The failure of the simple theory to explain such observed results suggests that at least one of the assumptions of this theory is not satisfied. A clue to a better explanation is given by studying the theoretical image given by a micro- scope with no phase change but only absorption in the phase region. In this case negative contrasts are predicted, as shown in fig. 3. If a theory which assumes no phase contrast gives a better prediction of the image of fairly large objects (such as the amoebae) obtained with a phase microscope than does a phase-contrast theory, it is apparent that, in such cases, so much of the diffracted light from these objects passes through the phase-changing region, along with the direct light, that very little effective phase difference is introduced between the two beams. The first assumption of the simple phase-contrast theory therefore needs modification.
The discussion above suggests that the correct result is given by a theory intermediate between the usual phase-contrast theory and that of the ordinary microscope. To obtain this theory an ‘overlap factor’ e is introduced to represent the fraction of the diffracted amplitude that passes through the phase-changing region.
The object is assumed to consist of a small region of amplitude transmission a (a≤1) and phase advance on ϕ a background of unit amplitude. The complex amplitude leaving the object plane can be broken up into an amount i from the background, which gives the direct light, and an amount aeiϕ–1 giving the diffracted light.
All the direct light and a fraction e of the diffracted light passes through the phase-changing region whose complex transmission is keiθ. The remaining fraction 1—ϵ of the diffracted light passes through the phase plate with unit transmission. The complex amplitude at the image is then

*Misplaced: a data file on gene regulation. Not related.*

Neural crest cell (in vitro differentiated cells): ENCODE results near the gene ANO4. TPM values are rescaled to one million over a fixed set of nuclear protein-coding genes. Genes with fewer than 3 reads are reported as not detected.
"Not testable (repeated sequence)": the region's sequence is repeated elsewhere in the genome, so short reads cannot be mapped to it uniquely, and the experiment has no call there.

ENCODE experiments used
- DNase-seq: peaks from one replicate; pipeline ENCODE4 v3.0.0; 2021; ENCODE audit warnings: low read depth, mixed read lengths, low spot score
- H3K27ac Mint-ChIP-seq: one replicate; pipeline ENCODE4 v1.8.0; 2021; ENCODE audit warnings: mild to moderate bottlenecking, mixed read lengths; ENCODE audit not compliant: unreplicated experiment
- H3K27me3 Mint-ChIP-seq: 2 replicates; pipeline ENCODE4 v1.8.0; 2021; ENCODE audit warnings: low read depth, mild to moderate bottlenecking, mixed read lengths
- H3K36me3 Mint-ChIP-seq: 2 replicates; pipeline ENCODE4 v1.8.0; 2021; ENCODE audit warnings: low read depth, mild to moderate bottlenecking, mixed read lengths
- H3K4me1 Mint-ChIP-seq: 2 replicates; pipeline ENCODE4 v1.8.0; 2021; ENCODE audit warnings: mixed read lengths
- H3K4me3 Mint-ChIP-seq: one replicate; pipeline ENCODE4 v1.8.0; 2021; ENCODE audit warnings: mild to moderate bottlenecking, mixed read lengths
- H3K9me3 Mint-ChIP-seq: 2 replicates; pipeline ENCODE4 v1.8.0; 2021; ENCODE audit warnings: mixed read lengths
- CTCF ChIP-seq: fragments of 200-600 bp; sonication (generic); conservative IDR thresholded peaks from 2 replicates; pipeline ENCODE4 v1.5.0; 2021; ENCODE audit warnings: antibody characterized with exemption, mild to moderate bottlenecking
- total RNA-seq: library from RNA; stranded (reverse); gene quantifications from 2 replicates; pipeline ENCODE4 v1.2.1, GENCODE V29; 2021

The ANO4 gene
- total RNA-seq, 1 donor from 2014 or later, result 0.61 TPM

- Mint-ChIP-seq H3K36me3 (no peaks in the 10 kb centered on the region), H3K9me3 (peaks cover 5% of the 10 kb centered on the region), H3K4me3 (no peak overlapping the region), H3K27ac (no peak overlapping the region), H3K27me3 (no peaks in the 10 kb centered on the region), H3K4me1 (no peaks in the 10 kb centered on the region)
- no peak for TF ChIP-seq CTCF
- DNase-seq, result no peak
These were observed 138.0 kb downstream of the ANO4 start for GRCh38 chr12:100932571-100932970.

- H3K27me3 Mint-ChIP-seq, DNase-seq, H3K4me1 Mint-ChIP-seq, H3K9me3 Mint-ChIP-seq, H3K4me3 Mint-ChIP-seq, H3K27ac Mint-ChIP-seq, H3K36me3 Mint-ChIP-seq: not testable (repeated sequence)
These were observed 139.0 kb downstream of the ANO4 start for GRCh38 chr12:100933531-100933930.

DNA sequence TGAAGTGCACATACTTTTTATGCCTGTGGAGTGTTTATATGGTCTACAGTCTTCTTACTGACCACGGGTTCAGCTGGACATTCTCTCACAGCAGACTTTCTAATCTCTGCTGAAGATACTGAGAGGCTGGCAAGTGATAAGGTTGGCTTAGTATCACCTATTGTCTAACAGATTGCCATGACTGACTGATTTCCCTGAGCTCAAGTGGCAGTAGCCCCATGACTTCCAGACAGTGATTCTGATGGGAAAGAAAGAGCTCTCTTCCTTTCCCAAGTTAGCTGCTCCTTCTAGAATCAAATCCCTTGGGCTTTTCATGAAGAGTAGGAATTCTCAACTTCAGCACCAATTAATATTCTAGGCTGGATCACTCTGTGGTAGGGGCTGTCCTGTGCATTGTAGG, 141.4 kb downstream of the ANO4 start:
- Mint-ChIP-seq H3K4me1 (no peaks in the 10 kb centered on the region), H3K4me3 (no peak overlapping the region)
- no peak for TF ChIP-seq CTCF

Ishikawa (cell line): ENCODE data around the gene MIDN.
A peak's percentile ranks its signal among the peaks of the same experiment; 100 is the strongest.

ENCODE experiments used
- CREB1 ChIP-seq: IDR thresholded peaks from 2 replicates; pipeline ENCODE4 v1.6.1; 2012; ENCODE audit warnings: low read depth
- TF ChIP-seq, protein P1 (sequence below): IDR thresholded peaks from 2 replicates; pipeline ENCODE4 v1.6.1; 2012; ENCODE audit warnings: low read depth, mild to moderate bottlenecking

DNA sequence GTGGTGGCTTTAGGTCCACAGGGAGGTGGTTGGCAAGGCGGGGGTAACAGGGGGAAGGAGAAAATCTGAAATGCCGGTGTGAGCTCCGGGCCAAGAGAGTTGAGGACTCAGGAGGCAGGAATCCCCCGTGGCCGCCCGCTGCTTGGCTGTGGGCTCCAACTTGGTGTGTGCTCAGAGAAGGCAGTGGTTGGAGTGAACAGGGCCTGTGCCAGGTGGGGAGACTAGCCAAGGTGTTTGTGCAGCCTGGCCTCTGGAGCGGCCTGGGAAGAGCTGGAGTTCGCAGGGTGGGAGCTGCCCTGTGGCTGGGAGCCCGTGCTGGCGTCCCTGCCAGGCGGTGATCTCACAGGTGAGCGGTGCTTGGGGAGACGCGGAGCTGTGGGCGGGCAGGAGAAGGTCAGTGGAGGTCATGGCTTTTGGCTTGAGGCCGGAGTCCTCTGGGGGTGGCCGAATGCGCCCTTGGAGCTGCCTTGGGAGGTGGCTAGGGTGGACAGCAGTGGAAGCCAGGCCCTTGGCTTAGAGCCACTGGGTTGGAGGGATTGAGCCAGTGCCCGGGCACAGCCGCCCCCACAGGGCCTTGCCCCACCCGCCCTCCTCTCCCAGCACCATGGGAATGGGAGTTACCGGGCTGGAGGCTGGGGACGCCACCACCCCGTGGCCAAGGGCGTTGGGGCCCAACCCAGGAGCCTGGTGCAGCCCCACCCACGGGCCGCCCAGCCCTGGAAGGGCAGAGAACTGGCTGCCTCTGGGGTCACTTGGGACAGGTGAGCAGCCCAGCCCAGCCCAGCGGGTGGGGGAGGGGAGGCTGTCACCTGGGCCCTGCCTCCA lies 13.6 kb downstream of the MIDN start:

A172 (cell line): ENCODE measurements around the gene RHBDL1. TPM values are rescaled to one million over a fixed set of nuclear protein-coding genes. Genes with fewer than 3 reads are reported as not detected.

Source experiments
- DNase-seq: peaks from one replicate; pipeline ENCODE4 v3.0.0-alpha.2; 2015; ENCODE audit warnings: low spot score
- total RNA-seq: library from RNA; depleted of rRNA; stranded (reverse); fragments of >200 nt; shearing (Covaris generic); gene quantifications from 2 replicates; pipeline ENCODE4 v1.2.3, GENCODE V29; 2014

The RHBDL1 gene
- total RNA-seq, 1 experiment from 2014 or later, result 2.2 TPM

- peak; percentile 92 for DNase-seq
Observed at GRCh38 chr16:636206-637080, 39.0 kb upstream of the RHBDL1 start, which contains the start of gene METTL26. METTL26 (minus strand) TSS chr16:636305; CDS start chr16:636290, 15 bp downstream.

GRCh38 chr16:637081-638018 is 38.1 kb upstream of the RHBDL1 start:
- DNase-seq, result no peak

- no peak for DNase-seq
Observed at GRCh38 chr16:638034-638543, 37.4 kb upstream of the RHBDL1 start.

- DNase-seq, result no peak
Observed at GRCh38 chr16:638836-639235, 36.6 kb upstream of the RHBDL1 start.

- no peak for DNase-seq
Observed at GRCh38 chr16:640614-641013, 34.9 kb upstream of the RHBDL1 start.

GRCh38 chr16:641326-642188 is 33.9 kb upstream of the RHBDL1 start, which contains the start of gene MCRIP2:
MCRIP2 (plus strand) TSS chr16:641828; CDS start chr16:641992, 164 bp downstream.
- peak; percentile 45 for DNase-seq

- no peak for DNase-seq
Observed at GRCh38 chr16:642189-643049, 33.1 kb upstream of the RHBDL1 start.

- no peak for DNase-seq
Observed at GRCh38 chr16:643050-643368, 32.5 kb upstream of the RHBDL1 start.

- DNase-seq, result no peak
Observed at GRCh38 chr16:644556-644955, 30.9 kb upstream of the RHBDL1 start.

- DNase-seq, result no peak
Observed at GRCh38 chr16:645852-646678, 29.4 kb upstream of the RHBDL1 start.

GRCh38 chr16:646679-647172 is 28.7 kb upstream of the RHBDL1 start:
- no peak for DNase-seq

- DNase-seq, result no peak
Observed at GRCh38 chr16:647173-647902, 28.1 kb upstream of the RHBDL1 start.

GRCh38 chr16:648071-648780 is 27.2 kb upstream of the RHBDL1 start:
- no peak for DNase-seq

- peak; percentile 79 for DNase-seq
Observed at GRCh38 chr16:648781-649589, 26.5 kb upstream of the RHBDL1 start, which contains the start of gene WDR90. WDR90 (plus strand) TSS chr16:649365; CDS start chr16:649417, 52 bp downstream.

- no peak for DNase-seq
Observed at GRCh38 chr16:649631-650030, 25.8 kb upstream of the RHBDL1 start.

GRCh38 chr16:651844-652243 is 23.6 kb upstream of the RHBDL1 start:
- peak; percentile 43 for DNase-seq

The illumination at the image is given by |A′|2 or
The illumination across the background is k2, so the image contrast is
These expressions have been used to calculate the image contrasts shown in fig. 4 which are based on , and k = 1 and . It is seen that, with this amount of overlap, negative image contrasts may be predicted for objects with a small phase advance and some absorption.
Modified Argand Diagram
Just as the algebraic theory may be extended to include overlap, a similar extension may be represented on Barer’s ‘vector diagram’. The steps used are shown in fig. 5. As usual, the unit circle of centre O represents the domain of the object complex amplitude aeiθ with OM representing the direction of zero phase. The reference centre for image amplitudes is O′, lying a distance k from M along a line MP which makes an angle OMP = θ with OM, θ being the phase advance of the phase plate, here shown as .